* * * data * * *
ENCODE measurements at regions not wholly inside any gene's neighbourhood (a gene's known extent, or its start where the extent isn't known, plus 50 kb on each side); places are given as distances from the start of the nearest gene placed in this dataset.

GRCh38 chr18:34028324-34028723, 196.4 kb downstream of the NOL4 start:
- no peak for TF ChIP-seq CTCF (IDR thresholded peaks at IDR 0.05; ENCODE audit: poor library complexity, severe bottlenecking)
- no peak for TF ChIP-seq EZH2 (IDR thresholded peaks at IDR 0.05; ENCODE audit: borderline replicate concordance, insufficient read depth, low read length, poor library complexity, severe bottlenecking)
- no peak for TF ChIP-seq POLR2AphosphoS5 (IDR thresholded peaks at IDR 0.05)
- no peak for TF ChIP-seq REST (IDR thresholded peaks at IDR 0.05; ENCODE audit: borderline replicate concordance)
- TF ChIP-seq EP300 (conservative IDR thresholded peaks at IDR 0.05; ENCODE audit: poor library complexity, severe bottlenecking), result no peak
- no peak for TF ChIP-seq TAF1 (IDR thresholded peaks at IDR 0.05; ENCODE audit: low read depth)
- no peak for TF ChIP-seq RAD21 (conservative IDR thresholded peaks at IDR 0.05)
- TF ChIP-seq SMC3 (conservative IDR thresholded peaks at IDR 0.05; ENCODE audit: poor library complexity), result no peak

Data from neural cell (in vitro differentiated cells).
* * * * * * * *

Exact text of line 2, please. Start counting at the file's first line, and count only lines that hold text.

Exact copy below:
GRCh38 chr18:34028324-34028723, 196.4 kb downstream of the NOL4 start: